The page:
This spring marks the end of an era in Iowa City. Iowa City Spells, the annual adult spelling bee sponsored by the Iowa City Public Library Friends Foundation as a benefit for the library, held its fifteenth and final competition. Over the years, the spelling bee became much more than a fundraiser. Over its decade and a half, it became a unique community-building event, drawing people together in common purpose and competitive fun in ways that few other events have in this highly literary community. To commemorate the last spelling bee, I asked some of the event organizers and fellow participants for their parting thoughts.
Susan Craig, director of the ICPL (who served as official timekeeper of the spelling bee and has attended every one) says, “The event brought together people who otherwise might never be in the same room. It was truly a multi-generational event with high-schoolers competing against retirees.” Holly Carver, current ICPL Board of Trustees member, attended only two spelling bees, the first and last, but agrees. As a first-time participant on the board’s team this year, Carver noted the “incredibly strong sense of community and connectivity in the room. The positive energy and goodwill on both sides of the microphones were amazing.” Todd Pettys of the UI College of Law, who served as judge for the last four years alongside veteran arbiter Sheldon Kurtz, commented “The event’s mixture of business and academic leaders, library officials, high school and college students, and folks from all walks of life, younger and older alike, has always struck me as a wonderful microcosm of the good life we all have in Iowa City.”
Some of these participants were especially ardent. The high school student contingent grew throughout the years as the bee drew teams from City High, West High, Regina and Iowa Mennonite. These young people were often among the best-prepared and the fiercest competitors. The bee also included an audience participation component. Susan Craig and Maeve Clarke—who served as sound effects director and foley artist, providing buzzes, slide-whistles, raspberries and ta-das for especially skillful and unfortunate spellings—each commented on the number of repeat audience contestants (and repeat winners) who showed up year after year.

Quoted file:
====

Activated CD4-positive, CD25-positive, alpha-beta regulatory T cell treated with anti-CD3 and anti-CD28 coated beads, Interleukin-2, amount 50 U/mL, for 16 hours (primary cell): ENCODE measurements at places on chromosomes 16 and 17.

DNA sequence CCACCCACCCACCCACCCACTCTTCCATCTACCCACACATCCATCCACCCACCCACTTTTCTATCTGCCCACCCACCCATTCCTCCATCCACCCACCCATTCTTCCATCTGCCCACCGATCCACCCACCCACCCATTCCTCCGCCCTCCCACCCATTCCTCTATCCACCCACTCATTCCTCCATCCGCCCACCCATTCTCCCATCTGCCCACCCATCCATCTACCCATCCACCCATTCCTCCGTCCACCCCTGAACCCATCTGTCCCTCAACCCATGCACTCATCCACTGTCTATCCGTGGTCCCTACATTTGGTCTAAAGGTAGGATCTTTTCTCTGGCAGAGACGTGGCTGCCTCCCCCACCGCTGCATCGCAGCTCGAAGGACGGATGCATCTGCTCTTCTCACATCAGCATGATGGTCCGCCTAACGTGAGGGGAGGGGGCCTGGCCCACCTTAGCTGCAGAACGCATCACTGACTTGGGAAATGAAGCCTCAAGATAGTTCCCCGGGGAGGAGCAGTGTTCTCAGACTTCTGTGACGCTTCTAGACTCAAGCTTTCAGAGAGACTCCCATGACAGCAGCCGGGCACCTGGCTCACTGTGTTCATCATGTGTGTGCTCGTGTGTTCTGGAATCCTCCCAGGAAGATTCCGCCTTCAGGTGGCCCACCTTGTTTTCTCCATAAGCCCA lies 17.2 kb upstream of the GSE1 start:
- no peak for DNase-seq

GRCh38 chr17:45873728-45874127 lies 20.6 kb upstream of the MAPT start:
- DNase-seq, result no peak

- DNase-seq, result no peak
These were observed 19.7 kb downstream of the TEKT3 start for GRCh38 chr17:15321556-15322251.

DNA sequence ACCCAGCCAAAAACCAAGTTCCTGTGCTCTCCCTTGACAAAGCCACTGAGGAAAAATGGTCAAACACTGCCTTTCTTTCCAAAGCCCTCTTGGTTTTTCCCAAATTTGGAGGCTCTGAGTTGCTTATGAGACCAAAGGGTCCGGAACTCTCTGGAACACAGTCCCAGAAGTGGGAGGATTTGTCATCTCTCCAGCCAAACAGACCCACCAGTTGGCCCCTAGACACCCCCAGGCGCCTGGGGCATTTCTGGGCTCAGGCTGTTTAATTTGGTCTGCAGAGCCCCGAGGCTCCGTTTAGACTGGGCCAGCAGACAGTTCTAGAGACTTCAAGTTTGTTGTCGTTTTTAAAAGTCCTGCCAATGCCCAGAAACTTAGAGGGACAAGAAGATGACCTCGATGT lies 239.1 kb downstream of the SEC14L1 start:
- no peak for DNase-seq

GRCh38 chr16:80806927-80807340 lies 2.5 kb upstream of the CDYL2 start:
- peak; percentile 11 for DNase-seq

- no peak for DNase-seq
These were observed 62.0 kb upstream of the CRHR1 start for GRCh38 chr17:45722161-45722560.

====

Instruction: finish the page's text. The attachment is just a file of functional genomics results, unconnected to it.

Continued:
The spelling bee community was not limited to the confines of 123 South Linn Street. One of the marvelous resources in our community is the Library Channel, where the bee was broadcast live. And people did watch. Patty McCarthy said she would hear back quite often from families who had played along at home. Board member and two-time board team member John Kenyon became convinced of the healthy number of viewers of Channel 10 when he would routinely run into people who told him they had seen him on TV. As a journalist, John would occasionally appear in the background of press conferences and such, but no…invariably it was a months-old replay of the spelling bee that the person had caught. All the bees were broadcast over and over and they became in some ways a visual record (and museum) of changing hairstyles and clothes (and to some regulars’ chagrin, weight gain and hair loss).